People feel safer when they are connected with others who share the same experiences and beliefs. Encouraging affinity groups may seem counterintuitive when we are promoting diversity and inclusion in the workplace. In reality, however, having affinity groups encourages inclusivity. It creates a support system that keeps employees feeling psychologically safe.

Promote employee connections by encouraging affinity groups and allowing them to advance their diversity objectives. Examples of these groups are LGBTQ+, Veterans group, People with Disabilities, Indigenous People, and Anti-Racism groups. Just make sure to have a venue where their concerns can be heard and their suggestions deliberated.

Affinity groups create a sense of belonging amongst employees. Psychological safety is best exemplified when employees know that they can have an inner trusted circle.

  1. Shape company culture by rewarding behaviors that strengthens it.

Company culture is important in achieving psychological safety in the workplace. However, culture is not designed by an executive team. Rather, it is shaped by the overall conduct of a company’s employees.

You can ensure your company develops the culture you want by rewarding the behaviors that strengthen it and not tolerating those that undermine it. Do you want to create a culture of inclusivity? Recognize the HR team for hiring a diverse talent pool. This reinforces their behavior of preventing bias when selecting candidates. Meanwhile, have a strict zero-tolerance for bullying and discrimination. Make sure reports are acted on quickly. This discourages racism and prejudices.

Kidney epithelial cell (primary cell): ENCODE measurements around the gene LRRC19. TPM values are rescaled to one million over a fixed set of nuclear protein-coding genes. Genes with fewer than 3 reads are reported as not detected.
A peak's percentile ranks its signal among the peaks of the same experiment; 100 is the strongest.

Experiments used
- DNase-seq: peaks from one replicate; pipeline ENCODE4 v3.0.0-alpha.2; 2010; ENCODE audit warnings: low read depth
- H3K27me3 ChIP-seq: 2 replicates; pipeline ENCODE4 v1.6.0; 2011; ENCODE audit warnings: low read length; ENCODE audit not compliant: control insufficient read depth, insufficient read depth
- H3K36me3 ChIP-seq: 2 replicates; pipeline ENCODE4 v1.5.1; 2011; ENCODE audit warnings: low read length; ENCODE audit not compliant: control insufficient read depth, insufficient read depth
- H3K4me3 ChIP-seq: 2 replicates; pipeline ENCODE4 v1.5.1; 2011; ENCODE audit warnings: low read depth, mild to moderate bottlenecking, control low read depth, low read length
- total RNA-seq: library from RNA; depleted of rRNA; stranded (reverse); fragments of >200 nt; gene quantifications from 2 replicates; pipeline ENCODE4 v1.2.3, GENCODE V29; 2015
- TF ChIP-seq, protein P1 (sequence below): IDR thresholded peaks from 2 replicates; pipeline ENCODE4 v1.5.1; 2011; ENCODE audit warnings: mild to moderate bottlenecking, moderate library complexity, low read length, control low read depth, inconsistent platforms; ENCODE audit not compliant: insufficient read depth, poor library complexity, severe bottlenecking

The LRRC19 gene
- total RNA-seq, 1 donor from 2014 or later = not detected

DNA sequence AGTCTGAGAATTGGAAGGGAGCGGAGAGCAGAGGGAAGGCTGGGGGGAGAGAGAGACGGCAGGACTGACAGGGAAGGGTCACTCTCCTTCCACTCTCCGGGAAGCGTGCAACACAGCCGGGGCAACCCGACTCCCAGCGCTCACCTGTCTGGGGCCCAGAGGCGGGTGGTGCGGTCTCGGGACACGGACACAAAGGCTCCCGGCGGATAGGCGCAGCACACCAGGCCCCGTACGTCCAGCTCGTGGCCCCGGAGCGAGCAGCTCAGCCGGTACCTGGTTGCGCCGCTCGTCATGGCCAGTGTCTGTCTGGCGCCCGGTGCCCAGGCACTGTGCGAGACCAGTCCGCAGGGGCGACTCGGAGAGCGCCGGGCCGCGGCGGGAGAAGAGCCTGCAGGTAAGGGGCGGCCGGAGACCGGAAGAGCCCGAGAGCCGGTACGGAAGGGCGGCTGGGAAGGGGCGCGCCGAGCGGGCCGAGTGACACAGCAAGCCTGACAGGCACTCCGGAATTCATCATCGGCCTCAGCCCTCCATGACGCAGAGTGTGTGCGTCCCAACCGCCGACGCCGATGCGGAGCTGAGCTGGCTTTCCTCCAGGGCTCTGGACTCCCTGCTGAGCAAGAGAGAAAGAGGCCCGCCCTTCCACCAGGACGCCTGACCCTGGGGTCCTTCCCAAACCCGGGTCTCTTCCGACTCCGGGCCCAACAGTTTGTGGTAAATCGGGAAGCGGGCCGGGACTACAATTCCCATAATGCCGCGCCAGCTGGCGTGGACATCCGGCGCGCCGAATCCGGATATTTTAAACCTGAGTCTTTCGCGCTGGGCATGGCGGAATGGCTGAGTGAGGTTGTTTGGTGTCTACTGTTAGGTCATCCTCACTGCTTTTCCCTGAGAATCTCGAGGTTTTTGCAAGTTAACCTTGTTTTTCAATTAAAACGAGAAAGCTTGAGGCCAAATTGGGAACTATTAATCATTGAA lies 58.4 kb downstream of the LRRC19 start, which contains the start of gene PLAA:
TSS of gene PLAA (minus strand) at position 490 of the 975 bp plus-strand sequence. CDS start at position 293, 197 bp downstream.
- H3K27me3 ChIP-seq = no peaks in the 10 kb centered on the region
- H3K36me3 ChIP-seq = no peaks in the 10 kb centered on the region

Do you want a culture that’s conducive to innovation? Encourage people to commit mistakes so long as they learn from them. Discourage complacency and lack of creativity.

While company leaders can’t dictate company culture, they can certainly influence it. Company culture is formed when leaders demonstrate it. Then, it’s solidified through rewards and repetition.

  1. Equip leaders to handle employee concerns.

Psychological safety involves encouraging employees to voice out their opinions and report their concerns. Leaders are encouraged to create safe spaces where employees can air these out. However, what happens when the leader is ill-equipped to handle the situation, especially if they disagree with the concern?

Help leaders create psychological safety by providing them with training and coaching. Teach them how to effectively call out bad behavior in a constructive manner. Whether employees only complain or provide innovative solutions, it is the leader who creates the environment where these employees speak their truths.

  1. Deploy multiple ways to receive direct feedback.